|Authors||Ponsky TA, Gasior AC, Parry J, Sharp SW, Boulanger S, Parry R, Ostlie DJ, St Peter SD|
|Journal||J. Surg. Res. Volume: 179 Issue: 1 Pages: 1-4|
|Publish Date||2013 Jan|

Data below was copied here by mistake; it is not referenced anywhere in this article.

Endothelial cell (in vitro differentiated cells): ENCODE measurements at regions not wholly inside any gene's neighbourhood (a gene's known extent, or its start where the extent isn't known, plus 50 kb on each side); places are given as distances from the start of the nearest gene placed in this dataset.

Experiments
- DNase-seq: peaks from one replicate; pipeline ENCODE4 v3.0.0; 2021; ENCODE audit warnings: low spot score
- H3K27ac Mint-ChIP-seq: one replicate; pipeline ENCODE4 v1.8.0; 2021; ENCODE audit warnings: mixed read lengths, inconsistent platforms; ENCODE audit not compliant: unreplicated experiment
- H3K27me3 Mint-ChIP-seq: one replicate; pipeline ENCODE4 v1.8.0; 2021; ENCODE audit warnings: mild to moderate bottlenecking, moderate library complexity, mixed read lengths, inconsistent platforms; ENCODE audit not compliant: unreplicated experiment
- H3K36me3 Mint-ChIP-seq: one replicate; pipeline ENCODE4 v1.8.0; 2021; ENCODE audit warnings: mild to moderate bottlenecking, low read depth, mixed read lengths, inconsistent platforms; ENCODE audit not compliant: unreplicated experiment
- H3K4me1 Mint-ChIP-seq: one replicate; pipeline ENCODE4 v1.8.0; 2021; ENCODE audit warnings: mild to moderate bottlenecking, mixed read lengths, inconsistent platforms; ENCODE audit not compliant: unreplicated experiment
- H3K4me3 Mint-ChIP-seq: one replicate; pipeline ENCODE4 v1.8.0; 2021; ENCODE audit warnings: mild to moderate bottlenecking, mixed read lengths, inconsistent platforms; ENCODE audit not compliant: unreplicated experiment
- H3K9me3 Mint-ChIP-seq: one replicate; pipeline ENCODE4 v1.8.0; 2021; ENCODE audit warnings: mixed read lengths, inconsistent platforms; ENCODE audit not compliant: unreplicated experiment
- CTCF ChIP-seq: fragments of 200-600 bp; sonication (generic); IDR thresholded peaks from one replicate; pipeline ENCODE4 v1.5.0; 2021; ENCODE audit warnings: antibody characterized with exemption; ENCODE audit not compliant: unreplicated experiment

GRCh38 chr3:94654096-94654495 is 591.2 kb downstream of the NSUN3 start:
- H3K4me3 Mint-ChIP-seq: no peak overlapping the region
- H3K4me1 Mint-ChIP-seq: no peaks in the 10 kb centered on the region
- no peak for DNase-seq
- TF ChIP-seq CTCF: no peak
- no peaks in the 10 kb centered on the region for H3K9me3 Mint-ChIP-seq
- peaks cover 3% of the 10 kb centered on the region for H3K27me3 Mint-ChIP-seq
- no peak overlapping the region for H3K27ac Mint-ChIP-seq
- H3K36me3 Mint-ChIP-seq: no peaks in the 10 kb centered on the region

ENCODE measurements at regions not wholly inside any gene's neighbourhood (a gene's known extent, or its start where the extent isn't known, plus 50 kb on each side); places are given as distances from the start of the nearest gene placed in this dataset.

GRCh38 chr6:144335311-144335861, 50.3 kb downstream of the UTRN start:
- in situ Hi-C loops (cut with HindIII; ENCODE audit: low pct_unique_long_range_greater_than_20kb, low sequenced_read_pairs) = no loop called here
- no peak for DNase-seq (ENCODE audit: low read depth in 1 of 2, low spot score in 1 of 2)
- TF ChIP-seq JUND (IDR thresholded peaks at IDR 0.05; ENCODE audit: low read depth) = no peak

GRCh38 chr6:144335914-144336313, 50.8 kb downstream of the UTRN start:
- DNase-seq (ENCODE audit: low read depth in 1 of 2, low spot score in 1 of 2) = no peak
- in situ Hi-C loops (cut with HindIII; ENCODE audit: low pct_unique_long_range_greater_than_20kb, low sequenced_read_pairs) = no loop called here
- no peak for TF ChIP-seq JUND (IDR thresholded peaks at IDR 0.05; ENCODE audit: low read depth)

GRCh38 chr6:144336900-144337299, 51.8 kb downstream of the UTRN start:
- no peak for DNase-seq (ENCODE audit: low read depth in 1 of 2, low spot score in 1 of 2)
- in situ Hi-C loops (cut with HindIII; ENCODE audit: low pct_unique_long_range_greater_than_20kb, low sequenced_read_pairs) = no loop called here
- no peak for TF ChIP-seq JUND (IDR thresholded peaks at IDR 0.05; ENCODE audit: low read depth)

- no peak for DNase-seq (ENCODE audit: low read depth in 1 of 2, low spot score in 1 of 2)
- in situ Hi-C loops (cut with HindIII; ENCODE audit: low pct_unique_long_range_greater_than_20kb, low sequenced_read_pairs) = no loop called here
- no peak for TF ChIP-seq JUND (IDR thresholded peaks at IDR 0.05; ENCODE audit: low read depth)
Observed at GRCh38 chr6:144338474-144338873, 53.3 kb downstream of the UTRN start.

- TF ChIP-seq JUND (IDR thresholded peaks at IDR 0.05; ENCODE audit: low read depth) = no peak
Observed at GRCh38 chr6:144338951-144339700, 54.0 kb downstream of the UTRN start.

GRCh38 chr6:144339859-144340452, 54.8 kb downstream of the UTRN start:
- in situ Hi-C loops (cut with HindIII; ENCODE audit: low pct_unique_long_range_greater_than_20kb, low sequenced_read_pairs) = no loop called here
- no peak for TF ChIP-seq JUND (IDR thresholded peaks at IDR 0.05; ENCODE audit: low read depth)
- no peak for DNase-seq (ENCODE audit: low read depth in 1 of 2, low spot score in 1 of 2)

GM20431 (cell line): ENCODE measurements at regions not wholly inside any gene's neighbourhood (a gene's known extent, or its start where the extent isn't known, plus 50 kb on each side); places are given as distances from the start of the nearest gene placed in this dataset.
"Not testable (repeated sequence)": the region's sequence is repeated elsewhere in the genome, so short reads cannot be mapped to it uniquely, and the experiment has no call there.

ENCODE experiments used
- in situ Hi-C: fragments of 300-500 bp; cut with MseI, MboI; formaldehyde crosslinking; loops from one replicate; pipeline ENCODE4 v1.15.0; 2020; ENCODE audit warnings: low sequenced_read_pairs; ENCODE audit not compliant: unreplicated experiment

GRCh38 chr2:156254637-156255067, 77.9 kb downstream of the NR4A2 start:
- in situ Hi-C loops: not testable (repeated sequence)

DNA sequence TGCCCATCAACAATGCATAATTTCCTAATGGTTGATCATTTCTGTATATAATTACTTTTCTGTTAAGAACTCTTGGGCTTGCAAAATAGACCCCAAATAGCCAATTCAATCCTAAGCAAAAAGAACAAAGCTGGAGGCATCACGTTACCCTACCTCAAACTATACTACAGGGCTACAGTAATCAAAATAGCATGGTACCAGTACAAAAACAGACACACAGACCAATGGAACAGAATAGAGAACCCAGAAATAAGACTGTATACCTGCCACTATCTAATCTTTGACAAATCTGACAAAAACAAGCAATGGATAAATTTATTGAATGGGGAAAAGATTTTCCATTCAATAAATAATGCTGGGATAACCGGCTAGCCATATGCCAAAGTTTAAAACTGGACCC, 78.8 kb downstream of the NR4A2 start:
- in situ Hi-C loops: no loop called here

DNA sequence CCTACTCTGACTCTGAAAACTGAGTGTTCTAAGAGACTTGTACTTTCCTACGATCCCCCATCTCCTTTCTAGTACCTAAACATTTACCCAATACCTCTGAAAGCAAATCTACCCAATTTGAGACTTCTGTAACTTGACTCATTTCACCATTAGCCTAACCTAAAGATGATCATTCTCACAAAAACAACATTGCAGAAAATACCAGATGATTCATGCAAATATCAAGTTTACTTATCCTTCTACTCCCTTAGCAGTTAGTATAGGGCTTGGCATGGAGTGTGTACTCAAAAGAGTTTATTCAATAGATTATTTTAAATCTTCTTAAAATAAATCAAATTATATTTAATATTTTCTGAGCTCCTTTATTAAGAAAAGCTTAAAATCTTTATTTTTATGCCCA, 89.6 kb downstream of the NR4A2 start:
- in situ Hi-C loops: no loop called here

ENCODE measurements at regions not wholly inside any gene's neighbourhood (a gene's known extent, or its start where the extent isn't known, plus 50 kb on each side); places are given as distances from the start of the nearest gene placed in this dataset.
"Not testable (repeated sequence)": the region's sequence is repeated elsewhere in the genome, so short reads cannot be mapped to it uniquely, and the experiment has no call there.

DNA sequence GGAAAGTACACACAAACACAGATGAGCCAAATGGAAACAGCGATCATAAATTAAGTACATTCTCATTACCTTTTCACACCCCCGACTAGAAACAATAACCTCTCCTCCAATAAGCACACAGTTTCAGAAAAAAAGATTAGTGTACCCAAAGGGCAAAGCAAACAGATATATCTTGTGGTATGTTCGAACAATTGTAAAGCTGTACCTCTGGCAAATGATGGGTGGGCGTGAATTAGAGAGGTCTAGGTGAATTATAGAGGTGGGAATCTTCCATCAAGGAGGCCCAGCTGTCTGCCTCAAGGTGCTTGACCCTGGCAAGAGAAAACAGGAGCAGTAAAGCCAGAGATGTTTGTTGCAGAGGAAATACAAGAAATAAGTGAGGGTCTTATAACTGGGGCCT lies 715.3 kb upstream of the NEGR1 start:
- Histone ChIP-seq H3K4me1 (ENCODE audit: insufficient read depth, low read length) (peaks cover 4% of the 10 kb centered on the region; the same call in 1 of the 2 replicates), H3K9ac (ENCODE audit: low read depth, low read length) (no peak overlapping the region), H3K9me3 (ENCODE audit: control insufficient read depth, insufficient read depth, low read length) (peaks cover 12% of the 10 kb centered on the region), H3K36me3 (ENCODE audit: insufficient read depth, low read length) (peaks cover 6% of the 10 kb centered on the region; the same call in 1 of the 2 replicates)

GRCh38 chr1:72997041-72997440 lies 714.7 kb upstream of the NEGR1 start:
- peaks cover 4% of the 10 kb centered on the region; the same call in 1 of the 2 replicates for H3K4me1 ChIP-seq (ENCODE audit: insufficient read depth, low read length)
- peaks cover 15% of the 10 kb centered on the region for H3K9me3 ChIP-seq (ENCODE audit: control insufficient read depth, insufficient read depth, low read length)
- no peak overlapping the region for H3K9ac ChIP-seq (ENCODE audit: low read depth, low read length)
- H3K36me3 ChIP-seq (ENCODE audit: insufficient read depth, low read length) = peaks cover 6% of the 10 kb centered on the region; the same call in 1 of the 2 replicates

Gastrostomy tube placement is common in children. Many of the conditions associated with need for gastrostomy are also associated with gastroesophageal reflux. It is not clear how many patients without complicated reflux will subsequently require a fundoplication or which conditions increase this risk. Therefore, we performed a two-center review to determine the disease-specific propensity for fundoplication after gastrostomy tube placement.The data set was retrospectively collected from two centers from 2000 to 2008. All patients underwent gastrostomy tube placement without fundoplication owing to the surgeon’s discernment that fundoplication was not needed at the time. Pearson’s correlation was used to evaluate the influence of patient variables and operative approach against the subsequent need for fundoplication. Significance was defined as two-tailed P ≤ 0.01. Logistic regression analysis was used to evaluate independence.A total of 684 patients underwent gastrostomy tube placement only, of which 124 were open, 282 laparoscopic, and 278 endoscopic (percutaneous endoscopic gastrostomy). The mean patient age was 2.9 years. Subsequent fundoplication was performed in 62 patients (9.1%). The mean interval to fundoplication was 20.7 months. Cerebral palsy and anoxic brain injury had the most significant correlation with subsequent fundoplication. These were also independent predictors. The laparoscopic approach had a negative correlation with the subsequent need for fundoplication.The low incidence of subsequent fundoplication in children who undergo gastrostomy tube placement justifies conservative use of fundoplication in the absence of complicated reflux. Those with cerebral palsy and anoxic brain injury appeared to have the greatest risk of the need for subsequent fundoplication.